Friend and co-author JH sent me this link a few months ago, describing how some laboratory scientists have been able to convert used Tim Horton cups into an ethanol fuel.
Sparling and Levin collect the raw materials for their research by setting up bins outside campus Tim Hortons outlets. The cups are brought back to the lab, where they are put through a paper shredder and eventually converted into a mulch resembling pink cotton candy. That increases the surface area that the bacteria can latch onto in order to start munching, speeding up the process.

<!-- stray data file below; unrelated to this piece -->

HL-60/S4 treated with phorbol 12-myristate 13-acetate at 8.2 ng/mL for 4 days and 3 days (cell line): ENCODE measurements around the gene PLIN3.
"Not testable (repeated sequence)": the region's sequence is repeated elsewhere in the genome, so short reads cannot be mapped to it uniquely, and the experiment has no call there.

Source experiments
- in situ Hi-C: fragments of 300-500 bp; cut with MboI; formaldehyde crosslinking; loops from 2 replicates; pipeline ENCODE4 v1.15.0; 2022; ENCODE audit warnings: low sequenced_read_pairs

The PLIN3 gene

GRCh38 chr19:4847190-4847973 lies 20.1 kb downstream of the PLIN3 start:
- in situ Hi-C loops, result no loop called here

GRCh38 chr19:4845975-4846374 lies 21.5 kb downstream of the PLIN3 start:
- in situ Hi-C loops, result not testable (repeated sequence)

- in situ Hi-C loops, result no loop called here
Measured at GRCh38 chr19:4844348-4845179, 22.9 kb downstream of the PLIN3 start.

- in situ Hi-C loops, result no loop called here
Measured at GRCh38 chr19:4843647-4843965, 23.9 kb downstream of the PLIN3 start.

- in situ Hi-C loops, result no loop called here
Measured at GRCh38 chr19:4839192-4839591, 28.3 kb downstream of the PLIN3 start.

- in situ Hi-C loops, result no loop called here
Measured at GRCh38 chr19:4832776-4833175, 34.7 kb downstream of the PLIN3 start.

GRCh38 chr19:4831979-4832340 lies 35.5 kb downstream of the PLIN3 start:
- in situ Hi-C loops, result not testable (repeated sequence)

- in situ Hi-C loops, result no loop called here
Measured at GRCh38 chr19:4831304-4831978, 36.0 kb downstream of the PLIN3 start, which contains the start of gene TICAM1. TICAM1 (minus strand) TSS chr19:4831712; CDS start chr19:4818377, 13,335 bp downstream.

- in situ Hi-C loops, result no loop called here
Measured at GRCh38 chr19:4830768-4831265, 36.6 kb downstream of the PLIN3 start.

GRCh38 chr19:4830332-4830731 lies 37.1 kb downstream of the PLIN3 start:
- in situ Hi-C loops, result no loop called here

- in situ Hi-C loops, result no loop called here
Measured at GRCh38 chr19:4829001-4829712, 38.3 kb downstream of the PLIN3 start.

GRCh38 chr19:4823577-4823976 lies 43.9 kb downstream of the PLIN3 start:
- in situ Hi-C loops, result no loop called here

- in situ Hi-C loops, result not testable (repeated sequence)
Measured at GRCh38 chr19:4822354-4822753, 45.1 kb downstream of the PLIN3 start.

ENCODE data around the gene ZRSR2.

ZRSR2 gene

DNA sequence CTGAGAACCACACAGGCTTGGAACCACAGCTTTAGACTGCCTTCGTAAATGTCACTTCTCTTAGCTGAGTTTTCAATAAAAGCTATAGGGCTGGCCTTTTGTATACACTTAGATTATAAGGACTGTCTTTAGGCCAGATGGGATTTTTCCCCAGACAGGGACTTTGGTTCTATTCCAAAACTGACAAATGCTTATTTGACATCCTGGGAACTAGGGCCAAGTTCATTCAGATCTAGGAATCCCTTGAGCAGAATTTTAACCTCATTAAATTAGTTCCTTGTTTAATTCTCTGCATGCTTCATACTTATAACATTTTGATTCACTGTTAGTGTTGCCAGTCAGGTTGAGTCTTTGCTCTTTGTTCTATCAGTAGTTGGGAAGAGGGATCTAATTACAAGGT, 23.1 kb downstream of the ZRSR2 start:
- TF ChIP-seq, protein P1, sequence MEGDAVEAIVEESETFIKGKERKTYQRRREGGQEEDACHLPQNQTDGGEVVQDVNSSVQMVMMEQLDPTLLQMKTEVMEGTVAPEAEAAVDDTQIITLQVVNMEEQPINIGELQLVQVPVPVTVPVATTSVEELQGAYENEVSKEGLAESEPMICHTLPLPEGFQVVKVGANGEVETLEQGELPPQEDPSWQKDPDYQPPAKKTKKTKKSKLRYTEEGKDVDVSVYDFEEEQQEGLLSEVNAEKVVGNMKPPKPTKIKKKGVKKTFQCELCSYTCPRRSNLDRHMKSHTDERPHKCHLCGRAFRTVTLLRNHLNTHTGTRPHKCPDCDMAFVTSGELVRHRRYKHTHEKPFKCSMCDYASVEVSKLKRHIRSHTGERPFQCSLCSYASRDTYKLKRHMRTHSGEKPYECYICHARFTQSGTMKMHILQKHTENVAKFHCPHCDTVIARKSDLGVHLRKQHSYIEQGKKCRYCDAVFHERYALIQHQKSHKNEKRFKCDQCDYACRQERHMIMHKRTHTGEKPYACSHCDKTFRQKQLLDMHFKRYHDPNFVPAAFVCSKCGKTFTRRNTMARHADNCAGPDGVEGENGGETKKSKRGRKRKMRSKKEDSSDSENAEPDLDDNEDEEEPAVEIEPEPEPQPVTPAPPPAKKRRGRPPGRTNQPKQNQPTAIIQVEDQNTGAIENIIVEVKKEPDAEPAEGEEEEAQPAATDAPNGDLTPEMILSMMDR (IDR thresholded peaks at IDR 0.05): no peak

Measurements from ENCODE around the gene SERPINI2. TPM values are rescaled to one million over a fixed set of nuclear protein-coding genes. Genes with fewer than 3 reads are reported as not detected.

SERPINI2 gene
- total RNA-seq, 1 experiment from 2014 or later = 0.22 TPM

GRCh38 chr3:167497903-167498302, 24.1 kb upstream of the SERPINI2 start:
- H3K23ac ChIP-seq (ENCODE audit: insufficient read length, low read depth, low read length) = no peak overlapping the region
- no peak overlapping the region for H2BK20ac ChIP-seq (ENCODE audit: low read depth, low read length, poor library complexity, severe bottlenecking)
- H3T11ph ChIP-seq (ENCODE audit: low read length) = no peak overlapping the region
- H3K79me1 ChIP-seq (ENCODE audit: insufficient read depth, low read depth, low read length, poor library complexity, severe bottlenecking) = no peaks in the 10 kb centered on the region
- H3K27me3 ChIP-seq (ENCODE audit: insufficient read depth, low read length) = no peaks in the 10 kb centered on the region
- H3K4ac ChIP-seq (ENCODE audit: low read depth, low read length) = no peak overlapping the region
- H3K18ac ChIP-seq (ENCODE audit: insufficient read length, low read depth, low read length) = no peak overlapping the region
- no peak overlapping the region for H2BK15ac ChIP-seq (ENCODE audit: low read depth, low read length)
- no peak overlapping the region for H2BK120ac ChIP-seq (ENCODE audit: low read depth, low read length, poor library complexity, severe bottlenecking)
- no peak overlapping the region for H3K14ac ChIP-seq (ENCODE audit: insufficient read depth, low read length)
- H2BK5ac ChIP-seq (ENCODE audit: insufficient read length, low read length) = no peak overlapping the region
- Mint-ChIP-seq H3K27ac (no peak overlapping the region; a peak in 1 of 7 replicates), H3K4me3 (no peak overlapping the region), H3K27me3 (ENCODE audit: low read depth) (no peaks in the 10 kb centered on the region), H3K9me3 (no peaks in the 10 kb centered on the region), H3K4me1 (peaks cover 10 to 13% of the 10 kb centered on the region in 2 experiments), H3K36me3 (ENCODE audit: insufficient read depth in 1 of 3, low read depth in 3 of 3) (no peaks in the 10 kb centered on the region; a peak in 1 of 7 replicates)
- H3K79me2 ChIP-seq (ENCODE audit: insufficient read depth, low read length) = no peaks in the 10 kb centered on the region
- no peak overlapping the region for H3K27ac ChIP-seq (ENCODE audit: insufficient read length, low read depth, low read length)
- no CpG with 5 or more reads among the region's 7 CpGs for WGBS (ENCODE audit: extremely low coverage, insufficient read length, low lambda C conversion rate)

The mulch is loaded into a bioreactor, where the environment, including the temperature and pH, is controlled to make the bacteria comfortable and help them process the mulch efficiently. Then the bacteria are added, and they go to work.I wonder how much traditional energy must be used to produce ethanol this way. I'd guess it would be lots.
As JH implied when he sent me the link, there is probably a much more interesting use for used Tim Horton cups. See this.